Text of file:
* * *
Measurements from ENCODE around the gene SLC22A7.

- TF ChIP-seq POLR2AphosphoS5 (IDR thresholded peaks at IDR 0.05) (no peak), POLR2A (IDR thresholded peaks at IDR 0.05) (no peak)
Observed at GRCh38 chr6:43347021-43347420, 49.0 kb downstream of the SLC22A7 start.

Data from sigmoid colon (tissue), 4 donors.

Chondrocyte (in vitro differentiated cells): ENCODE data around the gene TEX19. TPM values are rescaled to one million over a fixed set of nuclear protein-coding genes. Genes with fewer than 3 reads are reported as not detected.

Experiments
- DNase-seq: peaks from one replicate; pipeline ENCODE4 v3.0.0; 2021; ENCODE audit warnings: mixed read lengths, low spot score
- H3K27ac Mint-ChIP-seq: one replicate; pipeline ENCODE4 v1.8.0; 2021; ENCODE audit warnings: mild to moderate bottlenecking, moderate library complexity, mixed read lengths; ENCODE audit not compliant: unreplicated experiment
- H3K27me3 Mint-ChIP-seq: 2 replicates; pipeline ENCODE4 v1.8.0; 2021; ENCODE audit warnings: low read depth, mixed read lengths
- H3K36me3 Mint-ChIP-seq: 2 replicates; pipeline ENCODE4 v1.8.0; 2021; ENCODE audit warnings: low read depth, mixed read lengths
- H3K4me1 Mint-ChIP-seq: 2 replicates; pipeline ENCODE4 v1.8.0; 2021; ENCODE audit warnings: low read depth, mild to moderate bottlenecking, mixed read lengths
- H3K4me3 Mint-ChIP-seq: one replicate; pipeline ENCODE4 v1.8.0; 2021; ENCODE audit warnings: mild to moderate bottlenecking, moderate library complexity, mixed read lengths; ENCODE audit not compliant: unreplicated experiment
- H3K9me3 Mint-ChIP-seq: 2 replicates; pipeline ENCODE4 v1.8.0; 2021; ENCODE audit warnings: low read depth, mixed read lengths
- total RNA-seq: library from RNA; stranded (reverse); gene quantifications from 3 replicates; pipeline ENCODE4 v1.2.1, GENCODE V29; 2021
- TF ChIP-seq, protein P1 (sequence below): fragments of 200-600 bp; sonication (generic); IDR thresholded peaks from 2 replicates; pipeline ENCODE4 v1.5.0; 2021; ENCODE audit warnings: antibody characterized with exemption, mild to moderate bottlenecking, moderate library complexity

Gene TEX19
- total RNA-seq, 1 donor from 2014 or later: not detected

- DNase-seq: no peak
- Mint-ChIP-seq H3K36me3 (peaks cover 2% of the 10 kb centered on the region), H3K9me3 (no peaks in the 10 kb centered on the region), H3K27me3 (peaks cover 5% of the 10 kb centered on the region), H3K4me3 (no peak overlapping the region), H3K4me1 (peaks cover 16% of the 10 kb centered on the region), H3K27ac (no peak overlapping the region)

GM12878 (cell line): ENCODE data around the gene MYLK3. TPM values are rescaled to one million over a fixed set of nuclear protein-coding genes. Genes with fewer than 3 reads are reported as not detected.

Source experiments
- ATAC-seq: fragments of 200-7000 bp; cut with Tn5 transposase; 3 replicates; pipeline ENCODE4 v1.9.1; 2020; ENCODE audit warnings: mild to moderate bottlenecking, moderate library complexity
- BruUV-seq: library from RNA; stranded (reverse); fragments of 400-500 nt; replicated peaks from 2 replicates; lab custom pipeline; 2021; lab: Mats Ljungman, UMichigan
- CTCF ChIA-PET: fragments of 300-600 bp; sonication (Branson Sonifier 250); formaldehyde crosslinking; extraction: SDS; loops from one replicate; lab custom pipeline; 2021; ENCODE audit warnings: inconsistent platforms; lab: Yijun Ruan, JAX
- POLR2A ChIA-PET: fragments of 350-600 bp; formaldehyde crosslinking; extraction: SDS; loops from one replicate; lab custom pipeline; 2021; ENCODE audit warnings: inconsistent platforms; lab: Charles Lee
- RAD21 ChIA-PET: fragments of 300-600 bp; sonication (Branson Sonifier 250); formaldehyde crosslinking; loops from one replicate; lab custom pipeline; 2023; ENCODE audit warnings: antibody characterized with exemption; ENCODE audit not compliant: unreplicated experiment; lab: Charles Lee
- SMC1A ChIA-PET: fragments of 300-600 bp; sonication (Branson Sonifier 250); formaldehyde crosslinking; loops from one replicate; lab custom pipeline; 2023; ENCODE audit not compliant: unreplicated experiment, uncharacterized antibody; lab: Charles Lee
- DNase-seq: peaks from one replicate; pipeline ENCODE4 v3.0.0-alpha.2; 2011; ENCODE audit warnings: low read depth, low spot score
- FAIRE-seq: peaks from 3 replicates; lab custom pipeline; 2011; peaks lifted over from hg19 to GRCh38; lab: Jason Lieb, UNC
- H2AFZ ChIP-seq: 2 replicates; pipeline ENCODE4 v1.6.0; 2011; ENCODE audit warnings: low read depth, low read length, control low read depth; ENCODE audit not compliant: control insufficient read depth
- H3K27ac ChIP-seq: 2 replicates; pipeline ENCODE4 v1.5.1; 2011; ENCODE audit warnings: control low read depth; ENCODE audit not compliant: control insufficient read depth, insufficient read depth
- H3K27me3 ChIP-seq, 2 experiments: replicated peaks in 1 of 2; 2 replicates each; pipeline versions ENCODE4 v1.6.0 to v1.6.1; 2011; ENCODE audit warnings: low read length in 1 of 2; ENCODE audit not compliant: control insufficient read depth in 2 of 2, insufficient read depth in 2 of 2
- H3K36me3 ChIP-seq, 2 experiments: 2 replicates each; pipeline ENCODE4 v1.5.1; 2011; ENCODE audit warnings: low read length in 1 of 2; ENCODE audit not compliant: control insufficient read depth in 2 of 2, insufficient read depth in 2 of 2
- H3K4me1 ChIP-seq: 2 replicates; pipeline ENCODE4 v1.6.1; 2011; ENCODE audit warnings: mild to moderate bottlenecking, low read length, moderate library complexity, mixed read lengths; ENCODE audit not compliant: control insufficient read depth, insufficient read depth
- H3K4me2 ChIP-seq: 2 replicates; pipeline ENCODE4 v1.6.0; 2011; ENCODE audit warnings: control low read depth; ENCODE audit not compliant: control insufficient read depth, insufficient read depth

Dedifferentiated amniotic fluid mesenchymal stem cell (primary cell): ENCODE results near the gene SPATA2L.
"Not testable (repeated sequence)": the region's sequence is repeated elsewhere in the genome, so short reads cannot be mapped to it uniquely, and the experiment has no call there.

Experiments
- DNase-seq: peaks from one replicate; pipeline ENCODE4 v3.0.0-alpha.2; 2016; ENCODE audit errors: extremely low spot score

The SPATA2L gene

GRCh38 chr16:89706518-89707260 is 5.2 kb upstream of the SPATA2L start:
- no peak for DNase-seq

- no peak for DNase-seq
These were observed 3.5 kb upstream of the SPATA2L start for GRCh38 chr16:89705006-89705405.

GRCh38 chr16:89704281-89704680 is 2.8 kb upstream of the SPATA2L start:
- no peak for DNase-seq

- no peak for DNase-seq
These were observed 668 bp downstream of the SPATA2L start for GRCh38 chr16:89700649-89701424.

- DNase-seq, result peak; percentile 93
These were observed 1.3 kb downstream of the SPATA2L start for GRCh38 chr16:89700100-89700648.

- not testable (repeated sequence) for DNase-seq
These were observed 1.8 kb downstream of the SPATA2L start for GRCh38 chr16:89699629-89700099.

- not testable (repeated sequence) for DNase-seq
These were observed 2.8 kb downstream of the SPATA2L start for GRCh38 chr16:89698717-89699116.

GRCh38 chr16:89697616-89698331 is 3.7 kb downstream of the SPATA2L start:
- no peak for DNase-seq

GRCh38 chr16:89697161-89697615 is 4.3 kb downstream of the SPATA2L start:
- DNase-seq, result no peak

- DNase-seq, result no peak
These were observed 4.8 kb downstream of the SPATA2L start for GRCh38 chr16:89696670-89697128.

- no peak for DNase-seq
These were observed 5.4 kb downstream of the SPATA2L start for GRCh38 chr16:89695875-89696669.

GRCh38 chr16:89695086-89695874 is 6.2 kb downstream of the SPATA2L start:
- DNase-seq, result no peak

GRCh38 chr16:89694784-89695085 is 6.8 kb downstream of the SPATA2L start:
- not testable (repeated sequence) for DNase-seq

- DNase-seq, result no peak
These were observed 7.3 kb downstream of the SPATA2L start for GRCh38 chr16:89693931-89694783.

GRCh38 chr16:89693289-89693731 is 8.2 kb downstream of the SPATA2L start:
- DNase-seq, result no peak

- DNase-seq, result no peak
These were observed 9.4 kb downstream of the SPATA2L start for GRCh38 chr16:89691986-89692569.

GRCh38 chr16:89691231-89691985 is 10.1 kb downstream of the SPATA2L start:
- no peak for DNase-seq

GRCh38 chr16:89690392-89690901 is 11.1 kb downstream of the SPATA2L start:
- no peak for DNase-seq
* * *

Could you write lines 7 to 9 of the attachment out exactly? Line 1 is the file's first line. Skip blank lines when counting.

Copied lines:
- DNase-seq: peaks from one replicate; pipeline ENCODE4 v3.0.0; 2021; ENCODE audit warnings: mixed read lengths, low spot score
- H3K27ac Mint-ChIP-seq: one replicate; pipeline ENCODE4 v1.8.0; 2021; ENCODE audit warnings: mild to moderate bottlenecking, moderate library complexity, mixed read lengths; ENCODE audit not compliant: unreplicated experiment
- H3K27me3 Mint-ChIP-seq: 2 replicates; pipeline ENCODE4 v1.8.0; 2021; ENCODE audit warnings: low read depth, mixed read lengths